Davis also quotes former associate White House counsel: "Despite the appearance of some about-faces, the administration's overall approach has remained very consistent, and that is to do everything possible based on the president's authority alone, and then make adjustments only when forced to do so by outside factors -- whether that's an adverse court ruling or an obstreperous Senate chairman."Foreign Policy Watch
Reuters reports: "President Bush wants Israel to minimize the risk of casualties in its campaign in southern Lebanon, but will not press it to halt its military operation, the White House said on Friday.
"White House spokesman Tony Snow told reporters that the U.S. leader spoke by telephone to Lebanese Prime Minister Fouad Siniora and other Middle East leaders as he sought to defuse a crisis between Israel and Hizbollah guerrillas in Lebanon."
Yochi J. Dreazen writes in the Wall Street Journal: "The surge in Mideast violence means conditions are deteriorating in the very places -- Israel, Palestinian territories, Lebanon and Afghanistan -- that President Bush had been able to point to as bright spots for his policies."
Peter Baker writes in The Washington Post: "President Bush and his top diplomats scrambled Thursday night to quell spiraling violence in the Middle East and protect the new democratic government in Lebanon as Israeli forces escalated their strikes."
Jim Rutenberg writes in the New York Times: "Even as he cautioned Israel to be careful not to destabilize the young democracy in Lebanon, Mr. Bush's position immediately put him at odds with European nations just before the annual summit meeting of the Group of 8 economic powers."Fact Check
Paul Richter, Josh Meyer and Sebastian Rotella write in the Los Angeles Times: "The Bush administration was quick to pin responsibility on Iran and Syria when Hezbollah militants captured two Israeli soldiers this week. Yet those countries may not have specifically planned and ordered the raid that has brought the Middle East to the edge of war, U.S. officials and terrorism experts say."Pig Watch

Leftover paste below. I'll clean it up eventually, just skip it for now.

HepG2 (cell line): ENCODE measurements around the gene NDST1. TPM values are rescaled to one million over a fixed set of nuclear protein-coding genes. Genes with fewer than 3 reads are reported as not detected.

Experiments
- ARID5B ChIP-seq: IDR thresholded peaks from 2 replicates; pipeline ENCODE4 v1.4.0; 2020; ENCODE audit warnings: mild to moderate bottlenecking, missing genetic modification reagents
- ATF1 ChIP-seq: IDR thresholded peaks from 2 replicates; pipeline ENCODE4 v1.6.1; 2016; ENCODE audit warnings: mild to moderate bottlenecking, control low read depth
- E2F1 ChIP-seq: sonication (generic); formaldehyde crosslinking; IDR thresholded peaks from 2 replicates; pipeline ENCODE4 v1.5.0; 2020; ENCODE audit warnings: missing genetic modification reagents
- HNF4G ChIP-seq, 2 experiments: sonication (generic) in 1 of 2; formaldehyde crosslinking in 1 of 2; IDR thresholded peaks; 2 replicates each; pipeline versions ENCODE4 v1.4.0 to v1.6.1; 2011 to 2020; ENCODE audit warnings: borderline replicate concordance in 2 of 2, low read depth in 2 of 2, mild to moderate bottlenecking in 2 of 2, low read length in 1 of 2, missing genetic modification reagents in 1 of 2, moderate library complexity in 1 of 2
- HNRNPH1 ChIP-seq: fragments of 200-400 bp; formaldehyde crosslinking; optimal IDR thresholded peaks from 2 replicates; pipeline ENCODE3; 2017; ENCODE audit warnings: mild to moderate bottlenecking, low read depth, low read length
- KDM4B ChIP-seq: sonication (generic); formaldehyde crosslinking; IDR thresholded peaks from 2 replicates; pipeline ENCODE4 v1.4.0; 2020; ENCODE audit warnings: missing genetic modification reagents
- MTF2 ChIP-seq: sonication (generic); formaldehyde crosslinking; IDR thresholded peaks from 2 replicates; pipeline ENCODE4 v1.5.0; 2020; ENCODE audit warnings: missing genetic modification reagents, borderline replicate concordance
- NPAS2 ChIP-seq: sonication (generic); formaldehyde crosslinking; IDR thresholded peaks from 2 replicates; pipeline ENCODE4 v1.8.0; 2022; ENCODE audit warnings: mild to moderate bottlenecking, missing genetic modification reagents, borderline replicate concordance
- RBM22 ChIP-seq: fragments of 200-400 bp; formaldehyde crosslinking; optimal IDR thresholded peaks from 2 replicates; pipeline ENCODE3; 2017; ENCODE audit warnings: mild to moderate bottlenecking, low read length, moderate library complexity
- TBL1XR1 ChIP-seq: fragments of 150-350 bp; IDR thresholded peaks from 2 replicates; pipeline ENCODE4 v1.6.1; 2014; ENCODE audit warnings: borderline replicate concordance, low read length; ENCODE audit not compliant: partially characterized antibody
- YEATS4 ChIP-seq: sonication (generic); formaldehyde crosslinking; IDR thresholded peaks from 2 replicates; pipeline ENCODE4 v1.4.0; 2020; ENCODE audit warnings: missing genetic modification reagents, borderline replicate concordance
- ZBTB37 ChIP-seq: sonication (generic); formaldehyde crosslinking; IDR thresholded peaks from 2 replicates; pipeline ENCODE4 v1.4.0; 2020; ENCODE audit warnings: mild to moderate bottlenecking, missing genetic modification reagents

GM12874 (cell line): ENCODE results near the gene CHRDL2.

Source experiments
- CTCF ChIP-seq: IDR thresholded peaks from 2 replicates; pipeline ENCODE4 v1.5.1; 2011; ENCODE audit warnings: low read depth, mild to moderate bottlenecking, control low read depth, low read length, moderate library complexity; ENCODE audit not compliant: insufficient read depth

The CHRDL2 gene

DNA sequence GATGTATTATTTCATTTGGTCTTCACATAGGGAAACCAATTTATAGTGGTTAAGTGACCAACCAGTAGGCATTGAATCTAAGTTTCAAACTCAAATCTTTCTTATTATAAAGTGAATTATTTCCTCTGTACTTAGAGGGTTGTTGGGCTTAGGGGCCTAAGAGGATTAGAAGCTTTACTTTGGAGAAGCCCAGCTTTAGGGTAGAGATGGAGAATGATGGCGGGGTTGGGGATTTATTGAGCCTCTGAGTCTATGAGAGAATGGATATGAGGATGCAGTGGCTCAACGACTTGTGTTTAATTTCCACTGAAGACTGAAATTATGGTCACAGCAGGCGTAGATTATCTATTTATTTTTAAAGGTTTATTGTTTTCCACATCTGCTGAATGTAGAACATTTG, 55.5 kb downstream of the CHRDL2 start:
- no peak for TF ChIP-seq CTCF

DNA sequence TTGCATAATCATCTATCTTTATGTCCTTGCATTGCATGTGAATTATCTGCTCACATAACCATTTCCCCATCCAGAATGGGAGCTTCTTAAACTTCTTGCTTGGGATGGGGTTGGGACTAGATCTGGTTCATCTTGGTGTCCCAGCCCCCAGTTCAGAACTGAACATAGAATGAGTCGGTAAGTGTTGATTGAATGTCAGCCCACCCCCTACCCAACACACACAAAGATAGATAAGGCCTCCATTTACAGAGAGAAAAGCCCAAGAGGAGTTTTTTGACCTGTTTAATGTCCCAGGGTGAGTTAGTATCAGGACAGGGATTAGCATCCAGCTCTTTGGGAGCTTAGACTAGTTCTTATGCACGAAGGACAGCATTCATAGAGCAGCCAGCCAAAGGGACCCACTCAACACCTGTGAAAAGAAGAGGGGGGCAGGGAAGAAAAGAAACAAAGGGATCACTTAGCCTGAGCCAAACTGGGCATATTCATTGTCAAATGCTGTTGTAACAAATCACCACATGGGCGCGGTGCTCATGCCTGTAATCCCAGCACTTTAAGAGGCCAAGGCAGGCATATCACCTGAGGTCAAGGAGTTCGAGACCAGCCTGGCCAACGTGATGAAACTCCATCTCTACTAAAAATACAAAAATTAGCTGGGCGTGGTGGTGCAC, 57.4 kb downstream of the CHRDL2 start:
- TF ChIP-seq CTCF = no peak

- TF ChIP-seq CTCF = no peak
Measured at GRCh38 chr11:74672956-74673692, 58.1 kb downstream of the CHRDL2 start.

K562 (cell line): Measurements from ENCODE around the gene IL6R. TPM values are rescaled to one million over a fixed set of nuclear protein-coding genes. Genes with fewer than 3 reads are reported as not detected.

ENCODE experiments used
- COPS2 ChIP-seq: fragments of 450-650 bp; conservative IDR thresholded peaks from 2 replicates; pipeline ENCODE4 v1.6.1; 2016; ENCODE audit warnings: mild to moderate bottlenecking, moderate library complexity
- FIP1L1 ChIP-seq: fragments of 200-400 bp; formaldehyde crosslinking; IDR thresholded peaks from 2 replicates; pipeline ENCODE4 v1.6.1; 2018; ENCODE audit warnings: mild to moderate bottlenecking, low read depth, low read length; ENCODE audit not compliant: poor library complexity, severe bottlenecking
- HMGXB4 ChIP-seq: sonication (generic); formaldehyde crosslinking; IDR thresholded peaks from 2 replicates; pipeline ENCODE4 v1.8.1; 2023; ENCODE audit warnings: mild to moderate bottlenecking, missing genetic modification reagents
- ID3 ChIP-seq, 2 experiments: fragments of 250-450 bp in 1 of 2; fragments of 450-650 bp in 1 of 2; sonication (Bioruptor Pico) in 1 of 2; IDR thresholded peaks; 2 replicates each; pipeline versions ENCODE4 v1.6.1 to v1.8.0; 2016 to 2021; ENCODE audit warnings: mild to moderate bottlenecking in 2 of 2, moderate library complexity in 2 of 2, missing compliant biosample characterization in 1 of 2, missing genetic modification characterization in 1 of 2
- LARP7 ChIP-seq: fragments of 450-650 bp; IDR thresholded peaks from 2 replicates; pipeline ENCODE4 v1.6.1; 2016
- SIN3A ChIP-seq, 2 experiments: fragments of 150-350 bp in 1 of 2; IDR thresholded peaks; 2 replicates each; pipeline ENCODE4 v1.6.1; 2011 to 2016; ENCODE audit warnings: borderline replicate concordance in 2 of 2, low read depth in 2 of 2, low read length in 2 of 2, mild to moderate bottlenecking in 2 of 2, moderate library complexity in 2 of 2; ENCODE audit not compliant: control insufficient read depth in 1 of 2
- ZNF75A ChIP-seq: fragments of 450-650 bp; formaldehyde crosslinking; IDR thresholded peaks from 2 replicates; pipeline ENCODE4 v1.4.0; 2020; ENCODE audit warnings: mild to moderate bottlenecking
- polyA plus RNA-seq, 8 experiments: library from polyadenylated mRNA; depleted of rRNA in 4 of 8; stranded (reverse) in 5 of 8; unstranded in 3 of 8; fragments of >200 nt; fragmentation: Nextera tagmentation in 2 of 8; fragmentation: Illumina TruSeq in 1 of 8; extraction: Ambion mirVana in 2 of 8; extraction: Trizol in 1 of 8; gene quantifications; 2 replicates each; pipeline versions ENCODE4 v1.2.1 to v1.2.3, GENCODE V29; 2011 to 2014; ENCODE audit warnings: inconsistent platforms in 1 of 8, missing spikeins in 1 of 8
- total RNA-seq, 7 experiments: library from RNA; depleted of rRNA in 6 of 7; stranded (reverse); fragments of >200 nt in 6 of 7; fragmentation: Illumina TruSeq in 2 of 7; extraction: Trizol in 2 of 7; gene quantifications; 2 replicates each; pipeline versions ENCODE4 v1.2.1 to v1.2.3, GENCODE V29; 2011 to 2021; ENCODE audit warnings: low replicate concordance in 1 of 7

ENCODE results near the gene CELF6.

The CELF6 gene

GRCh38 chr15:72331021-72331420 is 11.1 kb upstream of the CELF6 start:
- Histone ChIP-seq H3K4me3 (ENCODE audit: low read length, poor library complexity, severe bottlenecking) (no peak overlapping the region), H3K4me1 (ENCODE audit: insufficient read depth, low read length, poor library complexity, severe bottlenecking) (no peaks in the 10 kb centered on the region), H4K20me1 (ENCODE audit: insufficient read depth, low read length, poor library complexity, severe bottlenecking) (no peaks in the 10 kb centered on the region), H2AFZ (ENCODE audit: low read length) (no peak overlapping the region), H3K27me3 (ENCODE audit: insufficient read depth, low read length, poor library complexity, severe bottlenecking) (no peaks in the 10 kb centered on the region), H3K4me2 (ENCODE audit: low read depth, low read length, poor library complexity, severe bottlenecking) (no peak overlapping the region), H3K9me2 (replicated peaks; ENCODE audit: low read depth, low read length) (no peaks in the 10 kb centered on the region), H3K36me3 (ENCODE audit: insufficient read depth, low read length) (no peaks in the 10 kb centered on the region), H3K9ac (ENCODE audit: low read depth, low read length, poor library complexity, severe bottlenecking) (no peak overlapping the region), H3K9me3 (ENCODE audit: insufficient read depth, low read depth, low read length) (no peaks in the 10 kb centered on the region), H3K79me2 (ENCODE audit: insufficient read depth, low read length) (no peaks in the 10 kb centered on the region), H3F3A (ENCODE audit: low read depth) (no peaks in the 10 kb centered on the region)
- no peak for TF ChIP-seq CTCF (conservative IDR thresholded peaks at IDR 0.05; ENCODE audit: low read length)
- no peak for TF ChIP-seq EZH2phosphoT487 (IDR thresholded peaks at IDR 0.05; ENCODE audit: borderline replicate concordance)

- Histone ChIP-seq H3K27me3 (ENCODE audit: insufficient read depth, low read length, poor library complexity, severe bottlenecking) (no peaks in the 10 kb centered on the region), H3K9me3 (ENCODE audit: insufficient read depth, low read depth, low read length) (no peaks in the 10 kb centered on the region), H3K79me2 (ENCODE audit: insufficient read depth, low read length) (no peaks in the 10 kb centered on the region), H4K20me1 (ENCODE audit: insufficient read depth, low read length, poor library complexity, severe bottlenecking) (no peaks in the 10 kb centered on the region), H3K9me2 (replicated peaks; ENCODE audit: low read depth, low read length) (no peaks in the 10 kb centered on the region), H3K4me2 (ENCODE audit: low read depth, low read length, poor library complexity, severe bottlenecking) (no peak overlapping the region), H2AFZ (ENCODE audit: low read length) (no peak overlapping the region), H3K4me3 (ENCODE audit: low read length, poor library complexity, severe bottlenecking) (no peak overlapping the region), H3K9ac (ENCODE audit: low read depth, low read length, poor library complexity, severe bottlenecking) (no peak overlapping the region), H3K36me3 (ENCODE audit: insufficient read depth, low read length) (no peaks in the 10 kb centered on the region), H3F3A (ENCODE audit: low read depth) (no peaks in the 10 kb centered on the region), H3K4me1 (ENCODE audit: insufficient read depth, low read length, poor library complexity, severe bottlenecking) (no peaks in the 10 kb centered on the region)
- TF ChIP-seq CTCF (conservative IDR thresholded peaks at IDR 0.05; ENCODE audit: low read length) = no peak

Steve Holland writes for Reuters: "President Bush put Middle East tension, violence in Iraq and Iran's nuclear program behind him on Thursday to feast on a wild boar roasting on a spit. . . .
"The barbecue was a much-anticipated highlight of Bush's visit to Merkel's political home base in northeastern Germany, a grilling he had been looking forward to all day."
Thom Shanker and Jim Rutenberg write in the New York Times about "the continuing education of Mr. Bush in the ways of Mr. Putin, and through him, the ways of modern Russia" as the Russian president plays host to leaders of the Group of 8 economic powers.
"Presidents Bush and Putin met for the first time five years ago in Slovenia. Mr. Bush embraced the Russian leader with a startling statement of support, even empathy.
"'I looked the man in the eye,' Mr. Bush said, and 'I was able to get a sense of his soul.'
"But as Stephen Sestanovich, a senior fellow at the Council on Foreign Relations, put it, 'It's always a risky business to put yourself in the position of validating the soulful qualities of a former KGB agent.'"Poll Watch
So much for the bounce?
A Fox News poll finds Bush's job approval rating down to 36 percent from 41 percent two weeks ago.
And the Associated Press reports that Bush's approval rating is at 36, a negligible change from 35 in early June.Jamming
Zachary A. Goldfarb writes in The Washington Post: "New Hampshire Democrats hoping to uncover who knew about plans to jam their phone lines on Election Day 2002 are free to . . . ask for White House phone records for then-White House political director Ken Mehlman, now chairman of the Republican National Committee . . . and others."Pincus on the PR Presidency
Veteran Washington Post national security reporter Walter Pincus in Nieman Reports calls on editors and reporters "to decide not to cover the President's statements when he -- or any public figure -- repeats essentially what he or she has said before. . . .
"Journalistic courage should include the refusal to publish in a newspaper or carry on a TV or radio news show any statements made by the President or any other government official that are designed solely as a public relations tool, offering no new or valuable information to the public."
Pincus traces the problem back to the Reagan years, when Michael Deaver inaugurated the "message of the day" concept. "The Washington Post, which prior to that time did not have a standing White House story scheduled each day (running one only when the President did something new and thus newsworthy), began to have . . . daily coverage."
Pincus writes that he is coming "solely from the point of view of a reporter who has spent almost 50 years watching daily coverage of government in Washington become dominated by increasingly sophisticated public relations practitioners."Froomkin on the Radio